Bureau of Democracy, Human Rights, and Labor
July 30, 2012

[Covers calendar year from 1 January 2011 to 31 December 2011]

Executive Summary

The constitution and other laws and policies protect religious freedom and, in practice, the government generally respected religious freedom. The government did not demonstrate a trend toward either improvement or deterioration in respect for and protection of the right to religious freedom.

There were no reports of societal abuses or discrimination based on religious affiliation, belief, or practice.

The U.S. government met with government representatives in the Ministry of Religious Affairs and the Ministry of Foreign Affairs to discuss matters related to religious freedom. Additionally, the U.S. government conducted sustained outreach to local community leaders during the year on religious freedom, among other human rights issues.

Section I. Religious Demography

The country is historically Roman Catholic, and Catholicism remains the predominant religion. While the government may not collect or maintain statistics on religious affiliation, a study by the Center for Studies of Population, Poverty and Socio-Economic Policy (CEPS/Instead) published during the year estimates more than 70 percent of the population is Catholic. Information provided by local religious communities and the aforementioned study indicates the following percentages for the country's remaining religious communities: Protestant (Lutheran, Calvinist, and Anglican), 2 percent; Muslim, 2 percent; Christian Orthodox (Greek, Serbian, Russian, and Romanian), 1 percent; and Jewish, 0.3 percent. The Baha'i Faith, the Universal Church, Jehovah's Witnesses, and The Church of Jesus Christ of Latter-day Saints (Mormons), are represented in smaller numbers.

Section II. Status of Government Respect for Religious Freedom

Legal/Policy Framework

The constitution and other laws and policies protect religious freedom. While there is no state religion, the constitution provides for state payment of salaries and pensions of clergy of those religious groups that sign a convention with the government. For a religious community to qualify for this convention, it must establish an official and stable representative body with which the government can interact. The following religious groups receive support: Catholic; Greek, Russian, Romanian, and Serbian Orthodox; Anglican; the Reformed Protestant Church of Luxembourg; the Protestant Church of Luxembourg; and Jewish congregations.

Religious instruction in public schools is a local matter, coordinated between representatives of the Catholic Church and 106 communes. There are government-salaried religious instructors at all levels in public schools. Parents and pupils may choose between instruction in Catholicism or an ethics course. Schools grant exemption from this instruction on an individual basis.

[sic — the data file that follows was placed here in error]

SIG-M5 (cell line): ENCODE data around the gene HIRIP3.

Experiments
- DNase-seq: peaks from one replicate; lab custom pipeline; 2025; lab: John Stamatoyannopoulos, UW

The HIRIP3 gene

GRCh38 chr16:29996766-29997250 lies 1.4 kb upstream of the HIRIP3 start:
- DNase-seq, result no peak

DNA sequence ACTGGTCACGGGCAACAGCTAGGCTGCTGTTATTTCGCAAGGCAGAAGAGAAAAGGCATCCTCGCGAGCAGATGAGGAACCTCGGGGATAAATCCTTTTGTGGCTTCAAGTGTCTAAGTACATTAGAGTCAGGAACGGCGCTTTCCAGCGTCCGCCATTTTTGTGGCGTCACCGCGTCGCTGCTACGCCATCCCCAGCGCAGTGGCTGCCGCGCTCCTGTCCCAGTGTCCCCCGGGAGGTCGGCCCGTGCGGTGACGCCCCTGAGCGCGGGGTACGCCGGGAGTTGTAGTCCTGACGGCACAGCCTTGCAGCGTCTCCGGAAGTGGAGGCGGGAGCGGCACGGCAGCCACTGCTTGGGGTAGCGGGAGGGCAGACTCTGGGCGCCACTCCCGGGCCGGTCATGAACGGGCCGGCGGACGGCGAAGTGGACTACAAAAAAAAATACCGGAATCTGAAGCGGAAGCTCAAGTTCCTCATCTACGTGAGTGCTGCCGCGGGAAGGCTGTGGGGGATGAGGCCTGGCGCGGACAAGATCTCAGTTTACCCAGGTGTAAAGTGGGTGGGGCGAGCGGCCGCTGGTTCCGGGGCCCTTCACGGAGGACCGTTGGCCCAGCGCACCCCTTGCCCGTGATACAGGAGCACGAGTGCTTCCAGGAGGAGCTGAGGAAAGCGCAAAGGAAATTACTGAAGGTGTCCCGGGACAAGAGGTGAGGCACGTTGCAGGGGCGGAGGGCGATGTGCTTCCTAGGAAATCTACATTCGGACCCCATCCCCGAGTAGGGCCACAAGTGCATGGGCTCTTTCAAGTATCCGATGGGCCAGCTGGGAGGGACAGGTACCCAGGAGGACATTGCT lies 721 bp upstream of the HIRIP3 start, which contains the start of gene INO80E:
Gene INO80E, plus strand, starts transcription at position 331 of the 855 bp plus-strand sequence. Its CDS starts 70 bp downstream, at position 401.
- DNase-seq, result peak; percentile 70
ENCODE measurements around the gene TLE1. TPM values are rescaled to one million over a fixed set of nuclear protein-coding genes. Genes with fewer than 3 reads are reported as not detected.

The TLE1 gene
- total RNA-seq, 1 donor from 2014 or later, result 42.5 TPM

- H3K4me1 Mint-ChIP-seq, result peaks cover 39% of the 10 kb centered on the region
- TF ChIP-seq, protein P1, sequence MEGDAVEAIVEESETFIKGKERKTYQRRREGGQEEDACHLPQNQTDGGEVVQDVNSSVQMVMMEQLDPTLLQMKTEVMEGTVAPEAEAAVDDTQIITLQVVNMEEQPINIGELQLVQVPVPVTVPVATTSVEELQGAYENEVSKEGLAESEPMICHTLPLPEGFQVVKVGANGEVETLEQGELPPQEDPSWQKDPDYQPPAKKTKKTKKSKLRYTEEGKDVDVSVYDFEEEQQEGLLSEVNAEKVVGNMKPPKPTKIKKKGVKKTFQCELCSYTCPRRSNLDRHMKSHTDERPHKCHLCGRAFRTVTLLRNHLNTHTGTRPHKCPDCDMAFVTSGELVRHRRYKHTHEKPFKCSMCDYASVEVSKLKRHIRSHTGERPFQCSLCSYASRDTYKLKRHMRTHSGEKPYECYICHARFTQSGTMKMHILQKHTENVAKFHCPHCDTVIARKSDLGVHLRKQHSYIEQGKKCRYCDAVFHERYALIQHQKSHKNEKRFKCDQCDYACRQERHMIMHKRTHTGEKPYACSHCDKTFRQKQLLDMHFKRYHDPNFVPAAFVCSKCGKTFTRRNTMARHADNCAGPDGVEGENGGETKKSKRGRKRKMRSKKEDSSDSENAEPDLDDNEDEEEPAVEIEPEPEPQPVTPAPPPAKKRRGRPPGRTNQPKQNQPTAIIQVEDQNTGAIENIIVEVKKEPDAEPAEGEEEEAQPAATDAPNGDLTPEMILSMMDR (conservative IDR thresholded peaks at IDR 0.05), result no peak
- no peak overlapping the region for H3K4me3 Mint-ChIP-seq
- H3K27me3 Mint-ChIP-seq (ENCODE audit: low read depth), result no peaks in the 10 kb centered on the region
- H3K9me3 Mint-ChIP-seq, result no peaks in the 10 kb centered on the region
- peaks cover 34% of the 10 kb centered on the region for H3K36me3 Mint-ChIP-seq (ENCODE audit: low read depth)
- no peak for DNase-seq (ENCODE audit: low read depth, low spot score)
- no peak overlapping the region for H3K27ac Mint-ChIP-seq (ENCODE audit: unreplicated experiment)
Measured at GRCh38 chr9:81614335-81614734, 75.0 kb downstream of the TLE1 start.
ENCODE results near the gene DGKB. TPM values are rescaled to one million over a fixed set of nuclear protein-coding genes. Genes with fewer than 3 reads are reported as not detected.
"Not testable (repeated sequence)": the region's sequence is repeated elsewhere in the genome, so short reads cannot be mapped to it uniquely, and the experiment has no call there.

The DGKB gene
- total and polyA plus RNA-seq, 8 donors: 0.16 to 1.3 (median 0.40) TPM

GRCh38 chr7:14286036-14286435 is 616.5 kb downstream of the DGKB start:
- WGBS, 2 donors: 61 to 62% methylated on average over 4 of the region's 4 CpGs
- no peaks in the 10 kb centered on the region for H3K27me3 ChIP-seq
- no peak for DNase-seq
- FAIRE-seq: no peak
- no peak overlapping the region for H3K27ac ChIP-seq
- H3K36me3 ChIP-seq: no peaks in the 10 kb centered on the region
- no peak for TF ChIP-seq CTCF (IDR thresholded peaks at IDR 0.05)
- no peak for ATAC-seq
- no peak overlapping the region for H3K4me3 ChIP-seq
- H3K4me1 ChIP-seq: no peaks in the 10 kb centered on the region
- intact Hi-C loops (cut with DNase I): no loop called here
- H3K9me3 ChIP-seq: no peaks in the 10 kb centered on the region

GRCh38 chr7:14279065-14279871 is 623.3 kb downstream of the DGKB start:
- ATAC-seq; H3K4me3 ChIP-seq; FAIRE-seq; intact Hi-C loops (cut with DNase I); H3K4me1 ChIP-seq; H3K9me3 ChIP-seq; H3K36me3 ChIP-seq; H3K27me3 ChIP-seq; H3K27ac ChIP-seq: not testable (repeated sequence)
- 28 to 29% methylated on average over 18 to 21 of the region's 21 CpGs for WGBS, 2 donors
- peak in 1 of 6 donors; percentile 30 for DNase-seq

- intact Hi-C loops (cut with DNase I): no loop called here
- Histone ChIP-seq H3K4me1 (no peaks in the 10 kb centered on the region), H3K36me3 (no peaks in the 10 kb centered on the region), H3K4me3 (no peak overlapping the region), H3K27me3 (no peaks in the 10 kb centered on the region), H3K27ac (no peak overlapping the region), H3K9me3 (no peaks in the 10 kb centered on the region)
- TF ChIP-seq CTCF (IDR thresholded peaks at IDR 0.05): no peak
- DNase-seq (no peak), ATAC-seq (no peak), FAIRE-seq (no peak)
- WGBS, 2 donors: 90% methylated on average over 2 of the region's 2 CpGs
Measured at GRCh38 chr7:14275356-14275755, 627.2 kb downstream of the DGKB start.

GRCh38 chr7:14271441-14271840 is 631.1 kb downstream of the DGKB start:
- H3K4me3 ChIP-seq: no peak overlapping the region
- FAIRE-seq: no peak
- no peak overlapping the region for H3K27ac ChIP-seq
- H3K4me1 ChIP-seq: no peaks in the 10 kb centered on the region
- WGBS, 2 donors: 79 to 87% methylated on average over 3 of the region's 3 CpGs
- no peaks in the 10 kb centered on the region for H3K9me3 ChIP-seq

The government subsidizes all private religious schools affiliated with a parent religion that has a signed a convention with the state. The government also subsidizes a Catholic seminary.

The government observes the following religious holidays as national holidays: Shrove Monday, Easter Monday, Ascension Day, Whit Monday, Assumption Day, All Saints' Day, All Souls' Day, Christmas, and the second day of Christmas.

Government Practices

There were no reports of abuses of religious freedom.

The government is in the process of negotiating a convention with the country's Muslim community. However, according to the government and press reports, the negotiations are on hold due to ongoing legislative deliberations regarding the relationship between church and state. The government has established a commission to study the church-state issue, with a resolution expected toward the end of 2012.

On July 3, the Muslim community passed one of the preconditions for a convention by electing a new Shura (consultative body) with a broader representational base. The number of voter inscriptions for the election reportedly stood at approximately 2,300. Even though a majority of the Islamic centers in the country participated in the elections, several centers opted not to participate.

Section III. Status of Societal Respect for Religious Freedom

There were no reports of societal abuses or discrimination based on religious affiliation, belief, or practice.

Section IV. U.S. Government Policy

Embassy officers met with representatives of government ministries at all levels to discuss matters related to religious freedom. During the year, they also met with representatives from religious groups and related nongovernmental organizations, none of whom voiced concerns over the state of religious freedom in the country.


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